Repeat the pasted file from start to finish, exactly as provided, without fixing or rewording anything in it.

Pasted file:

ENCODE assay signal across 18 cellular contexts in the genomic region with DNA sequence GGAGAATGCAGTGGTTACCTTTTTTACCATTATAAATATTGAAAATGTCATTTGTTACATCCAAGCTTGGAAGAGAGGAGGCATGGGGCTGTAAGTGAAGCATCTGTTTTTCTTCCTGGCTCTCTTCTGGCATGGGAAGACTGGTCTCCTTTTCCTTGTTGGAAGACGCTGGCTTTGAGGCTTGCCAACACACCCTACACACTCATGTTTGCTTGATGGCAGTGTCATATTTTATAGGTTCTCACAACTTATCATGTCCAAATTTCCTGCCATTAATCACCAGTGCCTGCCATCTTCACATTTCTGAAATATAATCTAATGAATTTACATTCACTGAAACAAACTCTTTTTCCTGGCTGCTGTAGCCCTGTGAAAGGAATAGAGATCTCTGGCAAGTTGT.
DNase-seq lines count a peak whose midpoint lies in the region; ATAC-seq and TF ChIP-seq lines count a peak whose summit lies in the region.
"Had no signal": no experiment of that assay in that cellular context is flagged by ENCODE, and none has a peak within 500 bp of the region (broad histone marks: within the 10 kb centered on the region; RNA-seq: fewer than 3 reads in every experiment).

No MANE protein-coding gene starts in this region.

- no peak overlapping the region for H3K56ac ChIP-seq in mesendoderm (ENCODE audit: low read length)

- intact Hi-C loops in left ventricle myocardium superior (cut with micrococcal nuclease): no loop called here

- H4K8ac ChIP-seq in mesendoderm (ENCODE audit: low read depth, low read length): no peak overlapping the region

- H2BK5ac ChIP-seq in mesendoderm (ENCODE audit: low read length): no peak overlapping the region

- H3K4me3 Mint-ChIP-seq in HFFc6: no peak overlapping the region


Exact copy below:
ENCODE assay signal across 18 cellular contexts in the genomic region with DNA sequence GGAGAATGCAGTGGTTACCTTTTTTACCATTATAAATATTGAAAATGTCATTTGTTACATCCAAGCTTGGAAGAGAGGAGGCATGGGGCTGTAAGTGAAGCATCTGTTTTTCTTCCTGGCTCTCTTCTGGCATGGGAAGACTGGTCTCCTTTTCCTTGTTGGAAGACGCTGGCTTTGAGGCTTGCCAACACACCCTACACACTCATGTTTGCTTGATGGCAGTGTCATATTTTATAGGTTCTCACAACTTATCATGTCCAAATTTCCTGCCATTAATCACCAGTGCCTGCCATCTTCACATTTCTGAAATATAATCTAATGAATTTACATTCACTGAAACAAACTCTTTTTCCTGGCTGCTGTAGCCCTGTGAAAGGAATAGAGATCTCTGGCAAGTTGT.
DNase-seq lines count a peak whose midpoint lies in the region; ATAC-seq and TF ChIP-seq lines count a peak whose summit lies in the region.
"Had no signal": no experiment of that assay in that cellular context is flagged by ENCODE, and none has a peak within 500 bp of the region (broad histone marks: within the 10 kb centered on the region; RNA-seq: fewer than 3 reads in every experiment).

No MANE protein-coding gene starts in this region.

- no peak overlapping the region for H3K56ac ChIP-seq in mesendoderm (ENCODE audit: low read length)

- intact Hi-C loops in left ventricle myocardium superior (cut with micrococcal nuclease): no loop called here

- H4K8ac ChIP-seq in mesendoderm (ENCODE audit: low read depth, low read length): no peak overlapping the region

- H2BK5ac ChIP-seq in mesendoderm (ENCODE audit: low read length): no peak overlapping the region

- H3K4me3 Mint-ChIP-seq in HFFc6: no peak overlapping the region